National Round Table on Fire Management and Field Assessment
of the 2015 Spring Fires in Eastern Mongolia
4-8 May 2015

 
   
 

 
 
 
 

In following up the building of national capacities in fire management in Mongolia and the intent to foster cooperation in fire management between the neighbouring countries of Central Asia (see website of the Regional Central Asia Wildland Fire Network and its dedicated web page Regional and National Fire Management Consultation and Meetings, which includes the initiation of setting up the National Coordination Committee on Forest and Steppe Fire Protection (NCCFSFP) in 2008 the Government of Mongolia convened the National Round Table “Strengthening Inter-Agency Cooperation in Fire Management” on 5 May 2015. The Round Table was held in preparation of setting up the Fire Management Resource Center-Central Asia Region (FMRC-CAR), which has been established at the National University of Mongolia in Ulaanbaatar through the support of the Global Fire Monitoring Center (GFMC) and the Organization for Security and Cooperation in Europe (OSCE) with the financial assistance of the Swiss Confederation and which will be officially inaugurated in September 2015. The Round Table was held under the impressions of the extremely severe wildfires that affected the East of the country in April 2015.

After the Round Table a field assessment of the 2015 spring fires in Eastern Mongolia, including transboundary fires between Mongolia, the Russian Federation and China was conducted by RCAFMRC, GFMC, the National Emergency Management Agency (NEMA) and the Ministry of Environment, Green Development and Tourism of Mongolia.

Some visual impression of the fires, which affected about 4 million hectares of steppe and forest lands and had significant impacts on vegetation, wildlife including migratory species, local communities and national and transboundary air quality are provided below. All Photos: FMRC-CAR. Satellite imagery: Courtesy NASA.

 

The wildfires occurring in Eastern Mongolia, SE Siberia and China in April 2015 had been fanned by extremely strong winds and thus became almost uncontrollable. The fires in the Russian Federation claimed 34 lives, injured 7,500 people and destroyed about 1,400 homes and left 5,000 people homeless: In Mongolia the fires burned more than 5.5 million hectares (ha) of steppe and forest lands. Three people were severely injured, a dozens of local gers destroyed and several thousand livestock killed. The blue, green, yellow and orange colours show the aerosols associated with the smoke from vegetation fires occurring in Eastern Russia and Eastern Mongolia on April 15, 2015. The smoke plumes were transported to the South (North and South Korea) and to the East (reaching the U.S. Pacific West Coast). The lower left satellite-derived fire map shows the fires burning in Russia and crossing the Mongolian border on 20 April 2015 – and the ground verification by the Fire Assessment Mission on 6 May 2015.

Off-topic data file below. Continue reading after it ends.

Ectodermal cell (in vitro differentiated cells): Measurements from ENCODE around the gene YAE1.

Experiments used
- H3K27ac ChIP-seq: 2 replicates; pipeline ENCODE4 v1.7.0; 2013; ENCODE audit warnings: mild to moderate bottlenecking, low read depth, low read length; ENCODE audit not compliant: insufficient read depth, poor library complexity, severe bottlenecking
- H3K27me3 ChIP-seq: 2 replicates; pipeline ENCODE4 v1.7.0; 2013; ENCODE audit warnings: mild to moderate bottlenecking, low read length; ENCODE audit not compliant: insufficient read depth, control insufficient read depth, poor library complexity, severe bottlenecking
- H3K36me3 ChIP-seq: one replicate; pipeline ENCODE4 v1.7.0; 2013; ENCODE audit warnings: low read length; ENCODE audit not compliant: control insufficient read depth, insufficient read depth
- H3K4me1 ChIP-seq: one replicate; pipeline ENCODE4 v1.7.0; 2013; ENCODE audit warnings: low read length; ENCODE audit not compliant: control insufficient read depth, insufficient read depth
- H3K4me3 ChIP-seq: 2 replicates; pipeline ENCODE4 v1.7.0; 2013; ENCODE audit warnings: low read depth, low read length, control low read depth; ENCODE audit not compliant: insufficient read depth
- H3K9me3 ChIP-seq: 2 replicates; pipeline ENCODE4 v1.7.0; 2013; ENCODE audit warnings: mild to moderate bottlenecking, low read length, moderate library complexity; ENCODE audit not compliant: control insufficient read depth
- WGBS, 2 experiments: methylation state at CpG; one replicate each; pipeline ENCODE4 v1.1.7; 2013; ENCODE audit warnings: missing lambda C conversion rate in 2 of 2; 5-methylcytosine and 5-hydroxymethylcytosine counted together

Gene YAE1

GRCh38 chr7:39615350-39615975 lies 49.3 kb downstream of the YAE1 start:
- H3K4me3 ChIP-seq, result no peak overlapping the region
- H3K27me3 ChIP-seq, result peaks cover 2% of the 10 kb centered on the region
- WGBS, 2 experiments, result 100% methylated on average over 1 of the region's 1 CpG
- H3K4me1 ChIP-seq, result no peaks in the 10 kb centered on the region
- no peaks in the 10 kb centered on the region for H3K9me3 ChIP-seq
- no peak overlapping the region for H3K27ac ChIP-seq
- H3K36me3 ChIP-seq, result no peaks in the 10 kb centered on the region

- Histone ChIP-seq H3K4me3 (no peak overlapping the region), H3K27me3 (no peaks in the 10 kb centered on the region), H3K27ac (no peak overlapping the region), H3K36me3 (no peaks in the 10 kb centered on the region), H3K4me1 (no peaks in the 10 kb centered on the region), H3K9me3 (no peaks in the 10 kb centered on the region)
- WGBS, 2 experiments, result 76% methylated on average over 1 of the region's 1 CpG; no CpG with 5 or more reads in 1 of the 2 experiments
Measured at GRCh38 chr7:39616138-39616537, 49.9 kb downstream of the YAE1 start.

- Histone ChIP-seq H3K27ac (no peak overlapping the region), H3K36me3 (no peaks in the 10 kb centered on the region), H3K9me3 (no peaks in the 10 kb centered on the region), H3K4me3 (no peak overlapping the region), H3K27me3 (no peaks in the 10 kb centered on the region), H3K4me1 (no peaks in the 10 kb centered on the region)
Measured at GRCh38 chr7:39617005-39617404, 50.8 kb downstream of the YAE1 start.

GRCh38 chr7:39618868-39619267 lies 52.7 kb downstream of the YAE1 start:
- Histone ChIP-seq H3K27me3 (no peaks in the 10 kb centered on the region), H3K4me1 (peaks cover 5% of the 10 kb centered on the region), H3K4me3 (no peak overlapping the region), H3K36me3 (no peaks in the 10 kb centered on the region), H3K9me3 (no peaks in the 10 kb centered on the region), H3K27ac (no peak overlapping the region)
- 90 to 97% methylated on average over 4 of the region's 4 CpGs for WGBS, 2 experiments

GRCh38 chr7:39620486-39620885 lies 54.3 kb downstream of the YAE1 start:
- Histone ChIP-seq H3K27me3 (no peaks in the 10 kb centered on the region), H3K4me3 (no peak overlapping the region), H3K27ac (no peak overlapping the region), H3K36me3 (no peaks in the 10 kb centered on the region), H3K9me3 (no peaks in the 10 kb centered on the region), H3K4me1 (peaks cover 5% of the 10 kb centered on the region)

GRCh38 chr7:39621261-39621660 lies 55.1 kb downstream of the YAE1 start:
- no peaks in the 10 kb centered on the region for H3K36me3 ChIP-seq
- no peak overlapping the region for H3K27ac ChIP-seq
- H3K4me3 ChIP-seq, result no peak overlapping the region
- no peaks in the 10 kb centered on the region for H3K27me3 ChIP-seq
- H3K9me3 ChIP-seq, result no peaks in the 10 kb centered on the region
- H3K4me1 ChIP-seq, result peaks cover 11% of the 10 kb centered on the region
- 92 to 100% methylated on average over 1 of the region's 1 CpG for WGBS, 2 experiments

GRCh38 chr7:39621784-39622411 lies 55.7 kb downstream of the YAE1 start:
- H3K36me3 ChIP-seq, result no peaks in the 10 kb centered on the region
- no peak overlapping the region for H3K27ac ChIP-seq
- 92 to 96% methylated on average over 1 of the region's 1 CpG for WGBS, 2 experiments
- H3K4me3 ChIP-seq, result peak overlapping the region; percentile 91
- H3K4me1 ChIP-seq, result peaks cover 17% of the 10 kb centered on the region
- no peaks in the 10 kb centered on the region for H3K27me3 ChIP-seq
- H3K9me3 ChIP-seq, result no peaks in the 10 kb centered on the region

Extended areas of steppe ecosystems, birch, pine and larch forests were affected by the fires.

 

While steppe grass and bush vegetation were entirely consumed by the wildfires, some of the forests could survive the fire. Evidence of past fires were found in pine and larch fire scars all over the affected mountainous forests.

 

Intensive grazing in and around settlements resulted in slowing down the wildfire intensity and thus villages could be defended successfully. The lower photograph shows a fire-affected traditional cemetery.

 

Interviews with affected herders, foresters and protected area rangers.

 

Mr. М.Khurelsukh, Deputy Minister, Ministry of Environment, Green Development and Tourism, Chief, National Coordination Committee on Forest and Steppe Fire Protection (NCCFSFP), chaired the Round Table. Mr. Zaluukhuu, Chief, Department of Firefighting, National Emergency Management Agency and Deputy Chief of the NCCFSFP presented the state of the art in fire management in Mongolia.

 

High interest of the media, interviewing Emergency Colonel Ganbaatar Jamyansuren, University of Law Enforcement, Ministry of Justice Mongolia; and Dr. Ts. Chuluunbaatar, Senior specialist, Department of Forest Policy, Ministry of Environment, Green Development and Tourism.

 

The Directors of FMRC-CAR, Oyunsanaa Byambasuren, and GFMC, Johann G. Goldammer, were awarded by the National Emergency Management Agency (NEMA) the State Medal for Disaster Reduction.

Following up the National Round Table and Field Assessment: Briefing of Ms. Margareta Wahlström, Undersecretary General of the United Nations and Special Representative of the UN Secretary General for Disaster Risk Reduction, at the Ministry for Environment, Green Development and Tourism, 12 May 2015.
Photo: Ministry of Environment, Green Development and Tourism

 

 

 

 

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